Research efforts to develop topical microbicides for intravaginal use for the prevention of sexually transmitted infections (STI) including HIV have been ongoing for over a decade. In the past year an estimated 4.3 million people became newly infected with HIV. Women now represent almost half of all adults living with HIV/AIDS. The need for a female controlled STI preventive product is well understood. Preclinical safety and efficacy testing of topical microbicide products must be performed prior to human use to assess the product's effects on the vaginal ecosystem and to assess potential anti-HIV activity. We have developed a useful model to evaluate the safety of topical microbicide products after vaginal use in the pigtailed macaque. We have used this model to study the effects of single and repeated applications of microbicides on vaginal microflora and epithelium. We have conducted preclinical safety and pharmacokinetic studies of vaginal gel formulations containing UC781 ( 1% and 0.1%) and tenofovir (1%) in this macaque model. In addition, we have the ability to image (MRI) product dispersal and transport in the female reproductive tract. In this proposed cooperative agreement, a novel delivery system for topical microbicides, vaginal films, will be compared to vaginal gel formulations. We will use our macaque model to assess safety, dispersal and pharmacokinetic characteristics of various film formulations containing UC781 and/or tenofovir, and compare these findings to those compiled for gel formulations. Finally, we will assess the efficacy of each of the developed film products using a macaque model for RT-SHIV infection. These studies will in part guide the optimization of a combination topical microbicide delivery system.

Public Health Relevance

An effective topical microbicide product is desperately needed to mitigate the ongoing HIV pandemic. These macaque studies will provide data integral to the optimization of product safety, delivery and efficacy, with an end goal of providing a combination topical microbicide product poised for advancement to clinical trials.

Agency
National Institute of Health (NIH)
Type
Research Program--Cooperative Agreements (U19)
Project #
5U19AI082639-05
Application #
8660268
Study Section
Special Emphasis Panel (ZAI1)
Project Start
Project End
Budget Start
Budget End
Support Year
5
Fiscal Year
2014
Total Cost
Indirect Cost
Name
Magee-Women's Research Institute and Foundation
Department
Type
DUNS #
City
Pittsburgh
State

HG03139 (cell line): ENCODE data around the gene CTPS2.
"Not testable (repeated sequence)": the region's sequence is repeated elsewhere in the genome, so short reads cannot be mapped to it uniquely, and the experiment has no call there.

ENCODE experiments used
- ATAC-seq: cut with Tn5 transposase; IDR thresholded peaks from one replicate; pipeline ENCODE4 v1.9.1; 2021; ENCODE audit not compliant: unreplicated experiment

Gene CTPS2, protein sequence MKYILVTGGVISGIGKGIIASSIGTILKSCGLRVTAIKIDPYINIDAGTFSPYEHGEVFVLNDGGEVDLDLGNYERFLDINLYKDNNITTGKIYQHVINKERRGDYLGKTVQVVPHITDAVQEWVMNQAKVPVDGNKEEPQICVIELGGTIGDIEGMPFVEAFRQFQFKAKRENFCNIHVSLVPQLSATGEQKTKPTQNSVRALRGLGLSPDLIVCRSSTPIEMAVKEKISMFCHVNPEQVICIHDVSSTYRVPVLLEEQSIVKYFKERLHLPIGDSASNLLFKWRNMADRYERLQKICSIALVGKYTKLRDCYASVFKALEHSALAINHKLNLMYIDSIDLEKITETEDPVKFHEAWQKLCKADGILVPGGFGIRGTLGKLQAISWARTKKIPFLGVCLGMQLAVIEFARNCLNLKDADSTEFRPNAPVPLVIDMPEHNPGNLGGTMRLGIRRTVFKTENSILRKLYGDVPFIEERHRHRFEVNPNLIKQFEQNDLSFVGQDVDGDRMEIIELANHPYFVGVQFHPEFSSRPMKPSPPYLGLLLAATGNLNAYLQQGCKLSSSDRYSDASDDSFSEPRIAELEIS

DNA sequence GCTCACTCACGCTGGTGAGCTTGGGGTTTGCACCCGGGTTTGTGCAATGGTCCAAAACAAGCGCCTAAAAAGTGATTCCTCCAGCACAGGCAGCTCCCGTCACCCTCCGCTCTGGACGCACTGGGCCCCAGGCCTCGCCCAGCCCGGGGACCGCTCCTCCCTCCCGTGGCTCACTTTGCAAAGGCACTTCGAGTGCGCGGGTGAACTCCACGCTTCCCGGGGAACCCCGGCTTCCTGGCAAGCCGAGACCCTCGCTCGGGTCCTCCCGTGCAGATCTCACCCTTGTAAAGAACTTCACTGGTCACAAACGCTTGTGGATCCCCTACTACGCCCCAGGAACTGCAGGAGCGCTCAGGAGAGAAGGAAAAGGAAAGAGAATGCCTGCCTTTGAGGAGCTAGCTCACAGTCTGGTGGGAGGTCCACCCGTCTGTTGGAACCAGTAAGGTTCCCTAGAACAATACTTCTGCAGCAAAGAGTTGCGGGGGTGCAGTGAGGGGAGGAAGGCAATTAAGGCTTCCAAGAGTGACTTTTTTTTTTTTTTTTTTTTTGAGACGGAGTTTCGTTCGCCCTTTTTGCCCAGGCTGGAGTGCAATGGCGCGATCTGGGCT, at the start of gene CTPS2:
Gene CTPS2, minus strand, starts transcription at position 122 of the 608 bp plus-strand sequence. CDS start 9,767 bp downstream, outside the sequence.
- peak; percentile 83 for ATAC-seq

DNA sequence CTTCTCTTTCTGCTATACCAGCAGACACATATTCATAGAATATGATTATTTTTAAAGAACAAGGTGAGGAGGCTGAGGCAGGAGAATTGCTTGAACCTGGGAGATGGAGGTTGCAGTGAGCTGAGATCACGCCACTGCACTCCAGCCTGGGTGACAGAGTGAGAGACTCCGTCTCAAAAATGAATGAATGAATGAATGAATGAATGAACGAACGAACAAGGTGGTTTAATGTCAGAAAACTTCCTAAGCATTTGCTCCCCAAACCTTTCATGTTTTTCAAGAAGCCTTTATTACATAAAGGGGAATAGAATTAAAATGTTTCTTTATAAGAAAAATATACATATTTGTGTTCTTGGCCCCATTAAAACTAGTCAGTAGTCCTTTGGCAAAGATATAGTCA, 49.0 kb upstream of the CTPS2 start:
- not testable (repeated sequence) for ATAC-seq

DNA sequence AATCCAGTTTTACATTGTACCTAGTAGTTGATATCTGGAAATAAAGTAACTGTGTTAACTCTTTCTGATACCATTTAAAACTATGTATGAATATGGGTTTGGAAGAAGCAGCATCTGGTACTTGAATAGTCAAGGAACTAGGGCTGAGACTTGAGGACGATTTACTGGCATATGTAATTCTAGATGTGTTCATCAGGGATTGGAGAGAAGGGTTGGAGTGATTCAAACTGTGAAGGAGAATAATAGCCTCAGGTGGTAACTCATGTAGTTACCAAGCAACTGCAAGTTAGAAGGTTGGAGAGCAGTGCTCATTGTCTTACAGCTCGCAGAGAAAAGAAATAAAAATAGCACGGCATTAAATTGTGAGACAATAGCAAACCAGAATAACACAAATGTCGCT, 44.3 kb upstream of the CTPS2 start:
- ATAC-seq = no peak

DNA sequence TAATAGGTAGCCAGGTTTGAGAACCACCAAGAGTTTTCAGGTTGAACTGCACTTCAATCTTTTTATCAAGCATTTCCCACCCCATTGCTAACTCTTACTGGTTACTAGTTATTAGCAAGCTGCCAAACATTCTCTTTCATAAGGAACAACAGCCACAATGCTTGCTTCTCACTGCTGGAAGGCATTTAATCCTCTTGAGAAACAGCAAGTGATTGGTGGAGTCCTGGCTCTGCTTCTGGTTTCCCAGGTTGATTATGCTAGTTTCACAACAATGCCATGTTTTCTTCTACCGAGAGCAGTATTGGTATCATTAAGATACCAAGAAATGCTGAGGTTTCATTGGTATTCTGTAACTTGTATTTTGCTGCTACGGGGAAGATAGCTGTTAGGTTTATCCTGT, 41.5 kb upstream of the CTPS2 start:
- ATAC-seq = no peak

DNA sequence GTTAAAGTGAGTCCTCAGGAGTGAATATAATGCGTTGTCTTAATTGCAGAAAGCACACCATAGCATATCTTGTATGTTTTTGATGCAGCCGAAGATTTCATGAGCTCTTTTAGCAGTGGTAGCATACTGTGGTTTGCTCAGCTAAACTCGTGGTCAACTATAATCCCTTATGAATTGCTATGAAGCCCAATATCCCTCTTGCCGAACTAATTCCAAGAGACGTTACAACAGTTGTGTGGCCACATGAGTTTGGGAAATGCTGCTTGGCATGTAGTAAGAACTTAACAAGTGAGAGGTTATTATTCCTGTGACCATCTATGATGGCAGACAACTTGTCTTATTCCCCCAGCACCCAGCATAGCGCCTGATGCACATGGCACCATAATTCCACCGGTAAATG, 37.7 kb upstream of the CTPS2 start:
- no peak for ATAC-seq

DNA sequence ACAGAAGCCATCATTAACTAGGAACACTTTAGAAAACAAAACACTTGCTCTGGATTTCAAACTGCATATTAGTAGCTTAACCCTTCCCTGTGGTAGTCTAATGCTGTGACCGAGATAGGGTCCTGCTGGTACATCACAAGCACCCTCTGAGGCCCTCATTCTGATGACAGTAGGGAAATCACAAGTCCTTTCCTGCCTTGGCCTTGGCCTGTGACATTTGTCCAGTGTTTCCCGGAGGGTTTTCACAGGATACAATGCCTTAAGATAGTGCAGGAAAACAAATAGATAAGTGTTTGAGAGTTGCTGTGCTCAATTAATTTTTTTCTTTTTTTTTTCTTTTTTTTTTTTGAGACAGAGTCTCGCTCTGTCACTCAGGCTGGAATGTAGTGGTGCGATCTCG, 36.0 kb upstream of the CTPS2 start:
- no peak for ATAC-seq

PA
Country
United States
Zip Code
Moncla, Bernard J; Chappell, Catherine A; Debo, Brian M et al. (2016) The Effects of Hormones and Vaginal Microflora on the Glycome of the Female Genital Tract: Cervical-Vaginal Fluid. PLoS One 11:e0158687
Bunge, Katherine E; Dezzutti, Charlene S; Rohan, Lisa C et al. (2016) A Phase 1 Trial to Assess the Safety, Acceptability, Pharmacokinetics, and Pharmacodynamics of a Novel Dapivirine Vaginal Film. J Acquir Immune Defic Syndr 71:498-505
Zhou, Tian; Hu, Minlu; Pearlman, Andrew et al. (2016) Expression, regulation, and function of drug transporters in cervicovaginal tissues of a mouse model used for microbicide testing. Biochem Pharmacol 116:162-75
Fan, Maria D; Kramzer, Lindsay F; Hillier, Sharon L et al. (2016) Preferred Physical Characteristics of Vaginal Film Microbicides for HIV Prevention in Pittsburgh Women. Arch Sex Behav :
Coleman, Jenell S; Fuchs, Edward; Aung, Wutyi S et al. (2016) Feasibility of radiolabeled small molecule permeability as a quantitative measure of microbicide candidate toxicity. Contraception 93:331-6
Moncla, Bernard J; Chappell, Catherine A; Mahal, Lara K et al. (2015) Impact of bacterial vaginosis, as assessed by nugent criteria and hormonal status on glycosidases and lectin binding in cervicovaginal lavage samples. PLoS One 10:e0127091
Kramzer, Lindsay F; Cohen, Jessica; Schubert, Jesse et al. (2015) Assessing the potential of the Woman's Condom for vaginal drug delivery. Contraception 92:254-60
Hu, Minlu; Patel, Sravan Kumar; Zhou, Tian et al. (2015) Drug transporters in tissues and cells relevant to sexual transmission of HIV: Implications for drug delivery. J Control Release 219:681-96
Wang, Linlin; Koppolu, Sujeethraj; Chappell, Catherine et al. (2015) Studying the effects of reproductive hormones and bacterial vaginosis on the glycome of lavage samples from the cervicovaginal cavity. PLoS One 10:e0127021
Chappell, Catherine A; Isaacs, Charles E; Xu, Weimin et al. (2015) The effect of menopause on the innate antiviral activity of cervicovaginal lavage. Am J Obstet Gynecol 213:204.e1-6

Showing the most recent 10 out of 24 publications